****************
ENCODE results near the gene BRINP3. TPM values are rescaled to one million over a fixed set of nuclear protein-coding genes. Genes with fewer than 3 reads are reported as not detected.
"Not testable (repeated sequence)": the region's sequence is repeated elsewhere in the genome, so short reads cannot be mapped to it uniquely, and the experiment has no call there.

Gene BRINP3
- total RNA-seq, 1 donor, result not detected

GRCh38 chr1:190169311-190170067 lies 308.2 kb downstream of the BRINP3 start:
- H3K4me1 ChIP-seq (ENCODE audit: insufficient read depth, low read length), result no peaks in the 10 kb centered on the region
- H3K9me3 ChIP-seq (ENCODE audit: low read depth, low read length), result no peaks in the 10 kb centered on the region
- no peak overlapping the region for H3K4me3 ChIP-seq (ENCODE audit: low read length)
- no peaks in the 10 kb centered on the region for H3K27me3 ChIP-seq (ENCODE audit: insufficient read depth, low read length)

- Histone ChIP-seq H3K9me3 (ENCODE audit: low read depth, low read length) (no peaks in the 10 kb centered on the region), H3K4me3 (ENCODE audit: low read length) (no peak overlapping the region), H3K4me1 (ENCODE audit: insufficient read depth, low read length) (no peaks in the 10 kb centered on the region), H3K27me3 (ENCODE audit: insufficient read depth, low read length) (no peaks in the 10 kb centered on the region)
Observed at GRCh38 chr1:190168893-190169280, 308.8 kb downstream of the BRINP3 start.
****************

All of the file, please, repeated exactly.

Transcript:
ENCODE results near the gene BRINP3. TPM values are rescaled to one million over a fixed set of nuclear protein-coding genes. Genes with fewer than 3 reads are reported as not detected.
"Not testable (repeated sequence)": the region's sequence is repeated elsewhere in the genome, so short reads cannot be mapped to it uniquely, and the experiment has no call there.

Gene BRINP3
- total RNA-seq, 1 donor, result not detected

GRCh38 chr1:190169311-190170067 lies 308.2 kb downstream of the BRINP3 start:
- H3K4me1 ChIP-seq (ENCODE audit: insufficient read depth, low read length), result no peaks in the 10 kb centered on the region
- H3K9me3 ChIP-seq (ENCODE audit: low read depth, low read length), result no peaks in the 10 kb centered on the region
- no peak overlapping the region for H3K4me3 ChIP-seq (ENCODE audit: low read length)
- no peaks in the 10 kb centered on the region for H3K27me3 ChIP-seq (ENCODE audit: insufficient read depth, low read length)

- Histone ChIP-seq H3K9me3 (ENCODE audit: low read depth, low read length) (no peaks in the 10 kb centered on the region), H3K4me3 (ENCODE audit: low read length) (no peak overlapping the region), H3K4me1 (ENCODE audit: insufficient read depth, low read length) (no peaks in the 10 kb centered on the region), H3K27me3 (ENCODE audit: insufficient read depth, low read length) (no peaks in the 10 kb centered on the region)
Observed at GRCh38 chr1:190168893-190169280, 308.8 kb downstream of the BRINP3 start.